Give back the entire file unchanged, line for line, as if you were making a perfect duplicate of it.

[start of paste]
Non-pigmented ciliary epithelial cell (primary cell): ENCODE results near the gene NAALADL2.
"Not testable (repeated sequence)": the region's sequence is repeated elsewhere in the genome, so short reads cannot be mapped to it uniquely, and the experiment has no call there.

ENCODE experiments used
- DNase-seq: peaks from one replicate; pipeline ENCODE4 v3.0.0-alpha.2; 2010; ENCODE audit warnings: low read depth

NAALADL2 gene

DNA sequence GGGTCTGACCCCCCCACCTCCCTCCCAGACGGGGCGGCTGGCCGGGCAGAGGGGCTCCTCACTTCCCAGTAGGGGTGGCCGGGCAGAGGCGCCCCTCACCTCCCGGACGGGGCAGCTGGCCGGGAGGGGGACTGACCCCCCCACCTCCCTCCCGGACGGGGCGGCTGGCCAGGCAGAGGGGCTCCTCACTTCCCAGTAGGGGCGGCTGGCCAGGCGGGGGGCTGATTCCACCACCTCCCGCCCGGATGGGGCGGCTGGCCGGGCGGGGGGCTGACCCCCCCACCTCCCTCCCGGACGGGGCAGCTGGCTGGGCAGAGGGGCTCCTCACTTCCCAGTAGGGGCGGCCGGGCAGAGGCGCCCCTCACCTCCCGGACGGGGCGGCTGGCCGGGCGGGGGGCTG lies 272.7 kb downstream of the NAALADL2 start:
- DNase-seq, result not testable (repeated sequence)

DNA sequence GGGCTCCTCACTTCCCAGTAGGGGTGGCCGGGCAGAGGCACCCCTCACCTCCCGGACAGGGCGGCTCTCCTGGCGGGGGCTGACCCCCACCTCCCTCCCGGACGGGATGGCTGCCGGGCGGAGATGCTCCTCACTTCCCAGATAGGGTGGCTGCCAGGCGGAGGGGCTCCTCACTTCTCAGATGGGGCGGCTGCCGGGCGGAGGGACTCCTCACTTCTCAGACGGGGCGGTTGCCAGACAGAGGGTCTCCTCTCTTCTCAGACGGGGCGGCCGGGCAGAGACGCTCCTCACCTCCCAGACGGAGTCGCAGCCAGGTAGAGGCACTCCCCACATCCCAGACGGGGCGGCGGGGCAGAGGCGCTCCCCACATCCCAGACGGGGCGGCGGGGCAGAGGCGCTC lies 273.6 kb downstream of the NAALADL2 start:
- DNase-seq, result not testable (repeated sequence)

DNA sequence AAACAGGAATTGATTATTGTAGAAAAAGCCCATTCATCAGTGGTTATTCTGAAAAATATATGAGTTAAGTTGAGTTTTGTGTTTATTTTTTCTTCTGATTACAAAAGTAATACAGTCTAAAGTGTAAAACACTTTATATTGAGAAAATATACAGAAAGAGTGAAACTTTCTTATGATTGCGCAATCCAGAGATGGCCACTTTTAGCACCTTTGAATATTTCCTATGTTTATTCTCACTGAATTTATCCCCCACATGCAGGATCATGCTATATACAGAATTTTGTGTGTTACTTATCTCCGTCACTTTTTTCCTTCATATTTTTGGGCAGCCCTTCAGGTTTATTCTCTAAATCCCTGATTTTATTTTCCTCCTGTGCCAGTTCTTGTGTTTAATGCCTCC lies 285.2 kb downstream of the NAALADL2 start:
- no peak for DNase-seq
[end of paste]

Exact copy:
Non-pigmented ciliary epithelial cell (primary cell): ENCODE results near the gene NAALADL2.
"Not testable (repeated sequence)": the region's sequence is repeated elsewhere in the genome, so short reads cannot be mapped to it uniquely, and the experiment has no call there.

ENCODE experiments used
- DNase-seq: peaks from one replicate; pipeline ENCODE4 v3.0.0-alpha.2; 2010; ENCODE audit warnings: low read depth

NAALADL2 gene

DNA sequence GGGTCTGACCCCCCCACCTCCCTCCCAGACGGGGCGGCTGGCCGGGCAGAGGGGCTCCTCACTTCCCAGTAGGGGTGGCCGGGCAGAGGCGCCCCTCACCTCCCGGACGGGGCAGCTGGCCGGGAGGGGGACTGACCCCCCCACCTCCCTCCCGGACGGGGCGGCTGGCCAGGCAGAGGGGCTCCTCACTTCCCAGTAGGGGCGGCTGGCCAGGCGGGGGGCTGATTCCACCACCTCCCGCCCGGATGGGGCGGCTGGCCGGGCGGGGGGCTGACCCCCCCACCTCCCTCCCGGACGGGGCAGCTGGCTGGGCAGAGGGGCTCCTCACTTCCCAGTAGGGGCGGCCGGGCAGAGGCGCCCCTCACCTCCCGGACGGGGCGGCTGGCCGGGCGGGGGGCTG lies 272.7 kb downstream of the NAALADL2 start:
- DNase-seq, result not testable (repeated sequence)

DNA sequence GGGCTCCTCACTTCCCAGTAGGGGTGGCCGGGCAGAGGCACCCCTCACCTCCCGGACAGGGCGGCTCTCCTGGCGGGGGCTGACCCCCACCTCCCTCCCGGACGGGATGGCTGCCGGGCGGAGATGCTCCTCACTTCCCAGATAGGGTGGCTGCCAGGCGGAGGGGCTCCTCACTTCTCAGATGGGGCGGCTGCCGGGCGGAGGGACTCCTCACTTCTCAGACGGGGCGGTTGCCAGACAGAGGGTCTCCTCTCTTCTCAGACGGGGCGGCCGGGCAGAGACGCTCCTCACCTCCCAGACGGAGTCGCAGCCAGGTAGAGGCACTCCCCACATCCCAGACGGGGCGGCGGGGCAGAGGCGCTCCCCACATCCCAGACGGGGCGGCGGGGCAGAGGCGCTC lies 273.6 kb downstream of the NAALADL2 start:
- DNase-seq, result not testable (repeated sequence)

DNA sequence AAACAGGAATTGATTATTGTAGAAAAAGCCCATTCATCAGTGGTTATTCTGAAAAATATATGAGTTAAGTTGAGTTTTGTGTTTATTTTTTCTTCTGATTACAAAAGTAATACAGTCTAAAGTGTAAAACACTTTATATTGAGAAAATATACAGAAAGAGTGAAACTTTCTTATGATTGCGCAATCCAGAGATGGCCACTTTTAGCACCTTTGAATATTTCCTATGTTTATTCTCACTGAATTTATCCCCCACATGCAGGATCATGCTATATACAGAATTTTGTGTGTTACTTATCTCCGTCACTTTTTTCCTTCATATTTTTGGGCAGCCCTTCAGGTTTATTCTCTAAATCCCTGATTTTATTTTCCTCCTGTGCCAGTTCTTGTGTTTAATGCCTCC lies 285.2 kb downstream of the NAALADL2 start:
- no peak for DNase-seq